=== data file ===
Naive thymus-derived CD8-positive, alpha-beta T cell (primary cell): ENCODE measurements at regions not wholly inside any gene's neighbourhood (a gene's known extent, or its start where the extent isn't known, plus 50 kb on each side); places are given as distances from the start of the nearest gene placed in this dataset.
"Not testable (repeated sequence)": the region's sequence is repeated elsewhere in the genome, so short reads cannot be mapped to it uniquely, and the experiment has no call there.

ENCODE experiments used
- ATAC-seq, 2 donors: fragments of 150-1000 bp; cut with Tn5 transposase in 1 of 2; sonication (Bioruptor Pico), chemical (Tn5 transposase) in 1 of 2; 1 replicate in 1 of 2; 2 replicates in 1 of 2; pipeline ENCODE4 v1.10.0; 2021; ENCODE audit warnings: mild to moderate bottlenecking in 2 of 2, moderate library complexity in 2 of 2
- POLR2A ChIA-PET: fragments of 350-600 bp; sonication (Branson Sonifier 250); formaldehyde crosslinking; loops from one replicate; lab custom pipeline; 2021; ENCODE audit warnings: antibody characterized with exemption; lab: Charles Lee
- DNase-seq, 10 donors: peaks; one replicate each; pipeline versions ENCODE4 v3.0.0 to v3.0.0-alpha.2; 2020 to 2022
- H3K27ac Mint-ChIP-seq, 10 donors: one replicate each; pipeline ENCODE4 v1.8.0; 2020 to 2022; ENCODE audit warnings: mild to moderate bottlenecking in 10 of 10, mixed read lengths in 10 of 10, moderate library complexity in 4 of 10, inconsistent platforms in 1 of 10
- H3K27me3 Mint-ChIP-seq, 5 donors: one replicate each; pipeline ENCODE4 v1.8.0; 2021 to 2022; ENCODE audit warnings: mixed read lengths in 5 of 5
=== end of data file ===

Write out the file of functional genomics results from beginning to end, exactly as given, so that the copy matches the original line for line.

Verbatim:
Naive thymus-derived CD8-positive, alpha-beta T cell (primary cell): ENCODE measurements at regions not wholly inside any gene's neighbourhood (a gene's known extent, or its start where the extent isn't known, plus 50 kb on each side); places are given as distances from the start of the nearest gene placed in this dataset.
"Not testable (repeated sequence)": the region's sequence is repeated elsewhere in the genome, so short reads cannot be mapped to it uniquely, and the experiment has no call there.

ENCODE experiments used
- ATAC-seq, 2 donors: fragments of 150-1000 bp; cut with Tn5 transposase in 1 of 2; sonication (Bioruptor Pico), chemical (Tn5 transposase) in 1 of 2; 1 replicate in 1 of 2; 2 replicates in 1 of 2; pipeline ENCODE4 v1.10.0; 2021; ENCODE audit warnings: mild to moderate bottlenecking in 2 of 2, moderate library complexity in 2 of 2
- POLR2A ChIA-PET: fragments of 350-600 bp; sonication (Branson Sonifier 250); formaldehyde crosslinking; loops from one replicate; lab custom pipeline; 2021; ENCODE audit warnings: antibody characterized with exemption; lab: Charles Lee
- DNase-seq, 10 donors: peaks; one replicate each; pipeline versions ENCODE4 v3.0.0 to v3.0.0-alpha.2; 2020 to 2022
- H3K27ac Mint-ChIP-seq, 10 donors: one replicate each; pipeline ENCODE4 v1.8.0; 2020 to 2022; ENCODE audit warnings: mild to moderate bottlenecking in 10 of 10, mixed read lengths in 10 of 10, moderate library complexity in 4 of 10, inconsistent platforms in 1 of 10
- H3K27me3 Mint-ChIP-seq, 5 donors: one replicate each; pipeline ENCODE4 v1.8.0; 2021 to 2022; ENCODE audit warnings: mixed read lengths in 5 of 5